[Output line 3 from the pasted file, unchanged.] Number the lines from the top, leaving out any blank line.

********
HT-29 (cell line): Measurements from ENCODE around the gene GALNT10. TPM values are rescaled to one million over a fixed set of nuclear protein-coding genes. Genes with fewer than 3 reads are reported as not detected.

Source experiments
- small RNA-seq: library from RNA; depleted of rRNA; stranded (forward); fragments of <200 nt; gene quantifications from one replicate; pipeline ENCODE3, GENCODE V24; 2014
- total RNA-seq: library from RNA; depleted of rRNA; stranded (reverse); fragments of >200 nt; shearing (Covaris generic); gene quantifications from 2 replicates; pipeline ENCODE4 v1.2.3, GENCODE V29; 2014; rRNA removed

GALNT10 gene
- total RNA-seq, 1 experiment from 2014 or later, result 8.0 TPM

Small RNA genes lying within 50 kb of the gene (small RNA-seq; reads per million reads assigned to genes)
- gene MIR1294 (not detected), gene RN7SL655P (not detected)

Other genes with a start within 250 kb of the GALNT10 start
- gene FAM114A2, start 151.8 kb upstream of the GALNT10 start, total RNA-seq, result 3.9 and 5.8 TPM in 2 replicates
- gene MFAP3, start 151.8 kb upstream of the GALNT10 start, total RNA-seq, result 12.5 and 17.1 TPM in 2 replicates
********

- small RNA-seq: library from RNA; depleted of rRNA; stranded (forward); fragments of <200 nt; gene quantifications from one replicate; pipeline ENCODE3, GENCODE V24; 2014